Bang – another victim of the car’s bumper. And then the neighbor’s can was next. Crunch! My friend looked over his cup of coffee and watched the horror spread across the young man’s face. The fender had a large crumple in it. The can had hardly moved. He took a sip of coffee and thought to himself, “Bet he never does that again.” 

Jesus has brought his disciples north, far outside Israel to the land of the hated Canaanites. He was looking for this woman. He knew she would come. The Canaanites had led the ancient Israelites into idolatry and God had sent them into exile. All good Jews hated the Canaanites. But Jesus loved them too. She cries loudly, following the master and his disciples. The disciples, repelled by this woman, ask Jesus to send her away. He plays along with them for a moment, even calling her a “dog.” I can almost see them nodding in agreement. Finally, they think, the Master is talking some sense. But all the while he is setting up the impact which will crush their bigotry. He is drawing out of her a statement of faith which their own pious hearts cannot make. 

“Woman, great is your faith.” Jesus only says those words to two people in the Gospel according to Matthew. The first is a Roman centurion in chapter 8. The second is this hated Canaanite. Both times Jesus is smashing the narrow and closed bigotry of religious people. Who are the people you imagine to be outside the kingdom of God? 

Look at them again. Look at them with Jesus’ eyes. He loves them just as much as he loves you.

Note: Today's devotion comes from Rev. Phil Brandt, pastor of St. Michael's Lutheran Church in Portland, OR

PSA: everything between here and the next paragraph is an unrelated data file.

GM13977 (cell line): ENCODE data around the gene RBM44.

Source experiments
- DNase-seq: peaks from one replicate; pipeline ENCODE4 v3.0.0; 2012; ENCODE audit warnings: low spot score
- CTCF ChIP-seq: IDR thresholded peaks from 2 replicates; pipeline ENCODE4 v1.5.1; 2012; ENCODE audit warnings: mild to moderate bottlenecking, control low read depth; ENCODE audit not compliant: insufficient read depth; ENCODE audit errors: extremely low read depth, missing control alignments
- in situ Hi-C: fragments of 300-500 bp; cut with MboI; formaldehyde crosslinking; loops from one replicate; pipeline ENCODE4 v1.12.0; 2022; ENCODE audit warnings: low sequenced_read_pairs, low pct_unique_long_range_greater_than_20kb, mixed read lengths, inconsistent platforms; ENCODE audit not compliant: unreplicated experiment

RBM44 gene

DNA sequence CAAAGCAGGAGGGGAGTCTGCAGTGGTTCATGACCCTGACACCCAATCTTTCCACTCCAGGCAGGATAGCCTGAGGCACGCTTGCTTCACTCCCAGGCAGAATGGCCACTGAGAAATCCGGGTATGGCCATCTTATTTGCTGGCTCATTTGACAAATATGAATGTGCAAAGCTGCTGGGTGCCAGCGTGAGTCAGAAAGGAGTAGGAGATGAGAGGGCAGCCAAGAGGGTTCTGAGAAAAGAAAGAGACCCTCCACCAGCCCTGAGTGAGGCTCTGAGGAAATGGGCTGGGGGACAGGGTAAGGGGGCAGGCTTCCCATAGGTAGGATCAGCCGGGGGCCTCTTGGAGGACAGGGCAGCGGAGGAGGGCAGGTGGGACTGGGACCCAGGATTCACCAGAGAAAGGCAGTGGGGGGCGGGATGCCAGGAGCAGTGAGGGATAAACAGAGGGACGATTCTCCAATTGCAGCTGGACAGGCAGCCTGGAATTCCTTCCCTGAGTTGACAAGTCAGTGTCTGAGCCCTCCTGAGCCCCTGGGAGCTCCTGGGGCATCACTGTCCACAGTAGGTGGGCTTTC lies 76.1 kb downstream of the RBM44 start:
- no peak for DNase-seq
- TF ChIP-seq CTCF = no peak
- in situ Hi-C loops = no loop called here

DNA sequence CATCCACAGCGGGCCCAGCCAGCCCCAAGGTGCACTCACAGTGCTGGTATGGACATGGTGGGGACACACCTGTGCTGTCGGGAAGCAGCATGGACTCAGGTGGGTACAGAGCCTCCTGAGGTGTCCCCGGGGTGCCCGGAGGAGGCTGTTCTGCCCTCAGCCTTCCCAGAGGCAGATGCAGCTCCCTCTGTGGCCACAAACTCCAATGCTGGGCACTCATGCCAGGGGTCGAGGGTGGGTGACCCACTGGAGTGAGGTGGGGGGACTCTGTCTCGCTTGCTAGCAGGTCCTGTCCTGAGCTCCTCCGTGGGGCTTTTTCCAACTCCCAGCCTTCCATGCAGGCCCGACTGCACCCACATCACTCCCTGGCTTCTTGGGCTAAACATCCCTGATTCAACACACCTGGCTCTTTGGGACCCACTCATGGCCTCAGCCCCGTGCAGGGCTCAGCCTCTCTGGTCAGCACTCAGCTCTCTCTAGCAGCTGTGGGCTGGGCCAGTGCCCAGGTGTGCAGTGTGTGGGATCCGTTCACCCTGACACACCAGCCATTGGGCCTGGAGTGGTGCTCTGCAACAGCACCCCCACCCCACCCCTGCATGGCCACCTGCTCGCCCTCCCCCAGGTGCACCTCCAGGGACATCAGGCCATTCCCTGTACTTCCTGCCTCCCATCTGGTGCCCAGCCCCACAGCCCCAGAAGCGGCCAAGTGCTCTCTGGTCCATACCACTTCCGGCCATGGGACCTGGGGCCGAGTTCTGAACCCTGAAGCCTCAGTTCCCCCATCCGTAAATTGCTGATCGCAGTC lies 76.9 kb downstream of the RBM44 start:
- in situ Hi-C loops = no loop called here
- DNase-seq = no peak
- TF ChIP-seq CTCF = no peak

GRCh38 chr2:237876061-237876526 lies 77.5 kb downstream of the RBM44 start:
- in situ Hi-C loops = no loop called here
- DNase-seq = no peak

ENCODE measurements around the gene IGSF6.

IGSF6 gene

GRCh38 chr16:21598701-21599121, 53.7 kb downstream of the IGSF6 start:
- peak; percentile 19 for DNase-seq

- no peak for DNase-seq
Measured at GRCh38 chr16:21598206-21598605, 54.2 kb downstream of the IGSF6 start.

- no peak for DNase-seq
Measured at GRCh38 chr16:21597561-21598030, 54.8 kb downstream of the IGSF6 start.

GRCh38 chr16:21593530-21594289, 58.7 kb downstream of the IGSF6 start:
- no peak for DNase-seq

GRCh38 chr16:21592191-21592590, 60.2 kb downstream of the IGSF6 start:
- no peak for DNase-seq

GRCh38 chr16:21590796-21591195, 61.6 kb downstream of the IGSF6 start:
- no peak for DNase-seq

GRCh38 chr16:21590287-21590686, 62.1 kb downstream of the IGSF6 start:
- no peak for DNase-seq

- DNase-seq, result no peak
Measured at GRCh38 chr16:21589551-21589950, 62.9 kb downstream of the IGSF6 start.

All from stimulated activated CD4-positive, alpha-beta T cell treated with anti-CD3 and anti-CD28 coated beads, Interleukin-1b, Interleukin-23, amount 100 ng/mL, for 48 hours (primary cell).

The One Who Wrote the Rules

And in the fourth watch of the night he came to them, walking on the sea. But when the disciples saw him walking on the sea, they were terrified, and said, “It is a ghost!” and they cried out in fear. But immediately Jesus spoke to them, saying, “Take heart; it is I. Do not be afraid.”

As much as we try to break free, we are all constrained. We are constrained by the rules of the universe. Humanity has accomplished some great things in our history. But always within the rules.

The disciples in the boat that night struggled against these same invariable forces of nature. Being fishermen, they knew the power of wind and waves. They had probably known men who had drown in this lake. They had comforted grieving widows and contributed to support their orphaned children. It is what men who make a living on the water do. 

This night, however, they encountered one who did not need to obey those rules. He could bend those rules, they realized, because he had written them. He walked out to them on the water. He even called Peter from the boat to walk with him. Peter did, though fear caused him to take his eyes off Jesus and he needed rescuing. 

Look again at what the disciples do when Peter and Jesus get back into the boat. For pious, even zealous Jewish men this is significant. They worship Jesus. They know that they may only worship One – the One who created the world, parted the Red Sea, put David on his throne, and sent the prophets. Jesus is that One. The world has largely rejected God because they often imagine the god whom they reject to be less than the forces which govern this universe. We reject such a god as well. Rather, we worship this God, this One who wrote the rules and sustains the cosmos.